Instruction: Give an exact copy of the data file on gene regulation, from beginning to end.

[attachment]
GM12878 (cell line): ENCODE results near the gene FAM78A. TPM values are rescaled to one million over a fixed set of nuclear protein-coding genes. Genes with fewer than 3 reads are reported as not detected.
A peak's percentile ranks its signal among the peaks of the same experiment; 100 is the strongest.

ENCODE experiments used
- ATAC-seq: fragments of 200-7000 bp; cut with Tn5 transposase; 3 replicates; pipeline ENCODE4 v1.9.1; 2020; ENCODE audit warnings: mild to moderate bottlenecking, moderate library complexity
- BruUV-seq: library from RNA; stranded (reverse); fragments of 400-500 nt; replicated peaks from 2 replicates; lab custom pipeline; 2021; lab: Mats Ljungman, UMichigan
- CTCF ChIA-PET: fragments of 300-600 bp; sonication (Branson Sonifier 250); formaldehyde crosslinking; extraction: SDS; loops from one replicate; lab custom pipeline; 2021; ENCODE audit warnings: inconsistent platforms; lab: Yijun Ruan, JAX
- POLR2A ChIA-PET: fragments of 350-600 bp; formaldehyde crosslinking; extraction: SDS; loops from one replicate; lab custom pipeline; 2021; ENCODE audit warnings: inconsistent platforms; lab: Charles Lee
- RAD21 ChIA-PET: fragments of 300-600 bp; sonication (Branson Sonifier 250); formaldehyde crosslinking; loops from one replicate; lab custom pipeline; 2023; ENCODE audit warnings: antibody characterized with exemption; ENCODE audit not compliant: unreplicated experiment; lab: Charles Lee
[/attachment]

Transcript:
GM12878 (cell line): ENCODE results near the gene FAM78A. TPM values are rescaled to one million over a fixed set of nuclear protein-coding genes. Genes with fewer than 3 reads are reported as not detected.
A peak's percentile ranks its signal among the peaks of the same experiment; 100 is the strongest.

ENCODE experiments used
- ATAC-seq: fragments of 200-7000 bp; cut with Tn5 transposase; 3 replicates; pipeline ENCODE4 v1.9.1; 2020; ENCODE audit warnings: mild to moderate bottlenecking, moderate library complexity
- BruUV-seq: library from RNA; stranded (reverse); fragments of 400-500 nt; replicated peaks from 2 replicates; lab custom pipeline; 2021; lab: Mats Ljungman, UMichigan
- CTCF ChIA-PET: fragments of 300-600 bp; sonication (Branson Sonifier 250); formaldehyde crosslinking; extraction: SDS; loops from one replicate; lab custom pipeline; 2021; ENCODE audit warnings: inconsistent platforms; lab: Yijun Ruan, JAX
- POLR2A ChIA-PET: fragments of 350-600 bp; formaldehyde crosslinking; extraction: SDS; loops from one replicate; lab custom pipeline; 2021; ENCODE audit warnings: inconsistent platforms; lab: Charles Lee
- RAD21 ChIA-PET: fragments of 300-600 bp; sonication (Branson Sonifier 250); formaldehyde crosslinking; loops from one replicate; lab custom pipeline; 2023; ENCODE audit warnings: antibody characterized with exemption; ENCODE audit not compliant: unreplicated experiment; lab: Charles Lee